Psychology, Department of


Date of this Version



Child Abuse & Neglect (2010) 34: 305-317. DOI: 10.1016/j.chiabu.2009.09.015.


Copyright 2010, Elsevier. Used by permission.


Objectives: The present study reports on the development and initial psychometric properties of the Computer Assisted Maltreatment Inventory (CAMI), a web-based self-report measure of child maltreatment history, including sexual and physical abuse, exposure to interparental violence, psychological abuse, and neglect.

Methods: The CAMI was administered to a geographically diverse sample of college students (N= 1,398). For validation purposes, participants also completed a widely used measure of maltreatment (Childhood Trauma Questionnaire) as well as measures of social desirability. To examine test–retest reliability, a subset of participants (n = 283) completed the CAMI a second time 2–4 weeks after the initial administration.

Results: Short-term test–retest reliability of the CAMI subscales was good to strong, as was internal consistency on applicable scales. Criterion-related validity of the CAMI’s composite abuse severity scores was supported through predicted discriminative correlations with subscales of the CTQ. The CAMI subscales showed comparable or weaker associations with measures of social desirability than did the CTQ. Although both measures were more strongly associated with a need for approval than other aspects of social desirability, these correlations were still rather low in magnitude and in a range typical of many clinical measures.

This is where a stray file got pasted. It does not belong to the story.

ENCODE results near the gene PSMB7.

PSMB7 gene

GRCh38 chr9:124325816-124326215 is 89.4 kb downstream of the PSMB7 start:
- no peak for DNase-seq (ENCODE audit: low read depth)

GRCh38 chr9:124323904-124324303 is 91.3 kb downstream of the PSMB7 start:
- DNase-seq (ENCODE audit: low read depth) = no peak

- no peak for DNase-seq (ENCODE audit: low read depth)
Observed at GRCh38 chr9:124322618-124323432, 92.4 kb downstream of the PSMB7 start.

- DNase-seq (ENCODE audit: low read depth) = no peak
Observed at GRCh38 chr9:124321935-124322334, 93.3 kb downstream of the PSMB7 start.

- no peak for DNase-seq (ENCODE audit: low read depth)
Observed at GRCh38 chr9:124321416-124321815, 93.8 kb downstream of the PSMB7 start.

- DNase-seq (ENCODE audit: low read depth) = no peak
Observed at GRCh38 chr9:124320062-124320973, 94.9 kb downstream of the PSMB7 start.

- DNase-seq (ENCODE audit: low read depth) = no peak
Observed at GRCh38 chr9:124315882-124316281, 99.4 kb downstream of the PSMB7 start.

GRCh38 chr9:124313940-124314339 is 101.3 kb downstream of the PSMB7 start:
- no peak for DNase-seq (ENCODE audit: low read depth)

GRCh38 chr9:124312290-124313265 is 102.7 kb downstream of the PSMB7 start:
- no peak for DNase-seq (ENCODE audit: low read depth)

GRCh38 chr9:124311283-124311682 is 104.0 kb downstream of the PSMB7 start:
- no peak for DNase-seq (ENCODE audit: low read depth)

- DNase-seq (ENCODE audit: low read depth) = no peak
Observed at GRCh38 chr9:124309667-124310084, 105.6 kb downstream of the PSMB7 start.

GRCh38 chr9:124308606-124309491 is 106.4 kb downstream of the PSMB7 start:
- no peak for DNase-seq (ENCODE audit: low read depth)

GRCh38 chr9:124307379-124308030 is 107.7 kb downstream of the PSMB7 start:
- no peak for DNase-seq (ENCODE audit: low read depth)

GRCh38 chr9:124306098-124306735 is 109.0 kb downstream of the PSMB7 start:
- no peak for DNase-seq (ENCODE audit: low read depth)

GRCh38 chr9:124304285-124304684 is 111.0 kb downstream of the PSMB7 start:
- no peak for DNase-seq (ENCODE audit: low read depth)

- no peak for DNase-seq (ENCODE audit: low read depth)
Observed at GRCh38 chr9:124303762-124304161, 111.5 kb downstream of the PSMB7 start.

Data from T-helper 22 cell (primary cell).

Conclusions: The present findings as well as the rich descriptive data and flexibility offered by computer administration suggest that the CAMI is a promising instrument for the comprehensive assessment of maltreatment history from adults.